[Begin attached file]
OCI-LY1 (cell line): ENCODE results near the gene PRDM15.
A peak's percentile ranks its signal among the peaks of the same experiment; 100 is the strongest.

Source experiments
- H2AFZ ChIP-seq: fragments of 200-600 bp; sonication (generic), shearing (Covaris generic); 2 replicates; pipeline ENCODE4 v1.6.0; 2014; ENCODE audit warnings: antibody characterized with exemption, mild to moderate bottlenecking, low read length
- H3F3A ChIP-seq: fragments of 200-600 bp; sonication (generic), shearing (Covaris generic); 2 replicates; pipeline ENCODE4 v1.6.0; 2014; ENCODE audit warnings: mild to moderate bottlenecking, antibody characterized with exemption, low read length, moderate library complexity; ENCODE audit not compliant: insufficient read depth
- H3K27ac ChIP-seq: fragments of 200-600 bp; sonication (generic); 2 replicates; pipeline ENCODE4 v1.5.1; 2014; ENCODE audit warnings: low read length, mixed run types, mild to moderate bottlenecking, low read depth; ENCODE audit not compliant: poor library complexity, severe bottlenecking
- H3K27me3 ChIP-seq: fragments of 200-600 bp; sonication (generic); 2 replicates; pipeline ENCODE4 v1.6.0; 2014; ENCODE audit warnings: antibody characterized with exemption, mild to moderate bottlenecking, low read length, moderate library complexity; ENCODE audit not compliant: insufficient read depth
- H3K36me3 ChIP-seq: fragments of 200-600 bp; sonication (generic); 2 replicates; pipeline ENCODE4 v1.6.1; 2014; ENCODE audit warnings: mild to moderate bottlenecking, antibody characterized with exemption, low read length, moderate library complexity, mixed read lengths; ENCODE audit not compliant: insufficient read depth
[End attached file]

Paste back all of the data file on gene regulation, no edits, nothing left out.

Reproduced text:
OCI-LY1 (cell line): ENCODE results near the gene PRDM15.
A peak's percentile ranks its signal among the peaks of the same experiment; 100 is the strongest.

Source experiments
- H2AFZ ChIP-seq: fragments of 200-600 bp; sonication (generic), shearing (Covaris generic); 2 replicates; pipeline ENCODE4 v1.6.0; 2014; ENCODE audit warnings: antibody characterized with exemption, mild to moderate bottlenecking, low read length
- H3F3A ChIP-seq: fragments of 200-600 bp; sonication (generic), shearing (Covaris generic); 2 replicates; pipeline ENCODE4 v1.6.0; 2014; ENCODE audit warnings: mild to moderate bottlenecking, antibody characterized with exemption, low read length, moderate library complexity; ENCODE audit not compliant: insufficient read depth
- H3K27ac ChIP-seq: fragments of 200-600 bp; sonication (generic); 2 replicates; pipeline ENCODE4 v1.5.1; 2014; ENCODE audit warnings: low read length, mixed run types, mild to moderate bottlenecking, low read depth; ENCODE audit not compliant: poor library complexity, severe bottlenecking
- H3K27me3 ChIP-seq: fragments of 200-600 bp; sonication (generic); 2 replicates; pipeline ENCODE4 v1.6.0; 2014; ENCODE audit warnings: antibody characterized with exemption, mild to moderate bottlenecking, low read length, moderate library complexity; ENCODE audit not compliant: insufficient read depth
- H3K36me3 ChIP-seq: fragments of 200-600 bp; sonication (generic); 2 replicates; pipeline ENCODE4 v1.6.1; 2014; ENCODE audit warnings: mild to moderate bottlenecking, antibody characterized with exemption, low read length, moderate library complexity, mixed read lengths; ENCODE audit not compliant: insufficient read depth